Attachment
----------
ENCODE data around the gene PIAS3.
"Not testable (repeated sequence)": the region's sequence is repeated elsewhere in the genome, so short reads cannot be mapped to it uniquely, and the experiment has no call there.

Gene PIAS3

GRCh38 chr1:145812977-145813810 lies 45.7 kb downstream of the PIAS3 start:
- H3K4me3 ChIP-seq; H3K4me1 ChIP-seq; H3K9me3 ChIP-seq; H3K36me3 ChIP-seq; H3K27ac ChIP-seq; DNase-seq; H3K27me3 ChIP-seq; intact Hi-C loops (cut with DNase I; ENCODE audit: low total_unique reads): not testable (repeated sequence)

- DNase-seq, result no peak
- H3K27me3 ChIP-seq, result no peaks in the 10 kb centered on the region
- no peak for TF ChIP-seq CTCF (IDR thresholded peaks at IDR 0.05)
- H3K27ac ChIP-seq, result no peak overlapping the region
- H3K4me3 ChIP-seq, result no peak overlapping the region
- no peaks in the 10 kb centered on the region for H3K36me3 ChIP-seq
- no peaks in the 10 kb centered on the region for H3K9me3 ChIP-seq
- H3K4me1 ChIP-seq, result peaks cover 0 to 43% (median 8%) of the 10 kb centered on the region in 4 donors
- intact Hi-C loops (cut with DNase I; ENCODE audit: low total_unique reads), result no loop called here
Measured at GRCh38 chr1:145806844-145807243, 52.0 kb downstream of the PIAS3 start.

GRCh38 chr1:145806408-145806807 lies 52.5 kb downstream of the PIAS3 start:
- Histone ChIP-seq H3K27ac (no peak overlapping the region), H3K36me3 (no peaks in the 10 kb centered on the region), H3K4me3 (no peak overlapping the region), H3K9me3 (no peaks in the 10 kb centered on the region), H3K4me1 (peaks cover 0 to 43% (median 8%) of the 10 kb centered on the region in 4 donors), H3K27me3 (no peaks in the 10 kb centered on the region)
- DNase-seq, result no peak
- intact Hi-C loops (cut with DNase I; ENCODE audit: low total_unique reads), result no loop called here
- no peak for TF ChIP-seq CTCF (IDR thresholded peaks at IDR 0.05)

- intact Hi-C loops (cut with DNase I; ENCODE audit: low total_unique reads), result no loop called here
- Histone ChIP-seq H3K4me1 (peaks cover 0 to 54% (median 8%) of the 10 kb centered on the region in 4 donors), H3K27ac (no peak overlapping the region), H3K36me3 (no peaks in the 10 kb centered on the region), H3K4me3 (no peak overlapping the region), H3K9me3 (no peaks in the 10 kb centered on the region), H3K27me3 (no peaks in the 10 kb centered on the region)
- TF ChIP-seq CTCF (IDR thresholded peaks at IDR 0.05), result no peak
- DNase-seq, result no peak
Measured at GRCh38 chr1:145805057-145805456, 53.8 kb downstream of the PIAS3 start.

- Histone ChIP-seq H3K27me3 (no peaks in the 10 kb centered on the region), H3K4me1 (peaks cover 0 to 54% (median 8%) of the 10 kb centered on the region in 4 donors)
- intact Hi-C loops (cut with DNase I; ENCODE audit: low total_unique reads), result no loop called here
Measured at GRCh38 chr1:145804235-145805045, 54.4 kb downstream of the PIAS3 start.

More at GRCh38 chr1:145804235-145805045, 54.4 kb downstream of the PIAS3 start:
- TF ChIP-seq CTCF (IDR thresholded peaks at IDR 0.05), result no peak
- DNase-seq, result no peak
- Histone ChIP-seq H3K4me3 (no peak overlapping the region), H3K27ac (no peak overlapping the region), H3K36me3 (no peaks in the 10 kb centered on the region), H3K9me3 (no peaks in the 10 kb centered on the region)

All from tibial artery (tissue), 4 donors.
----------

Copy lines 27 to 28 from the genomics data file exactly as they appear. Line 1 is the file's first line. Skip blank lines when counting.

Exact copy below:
- intact Hi-C loops (cut with DNase I; ENCODE audit: low total_unique reads), result no loop called here
Measured at GRCh38 chr1:145804235-145805045, 54.4 kb downstream of the PIAS3 start.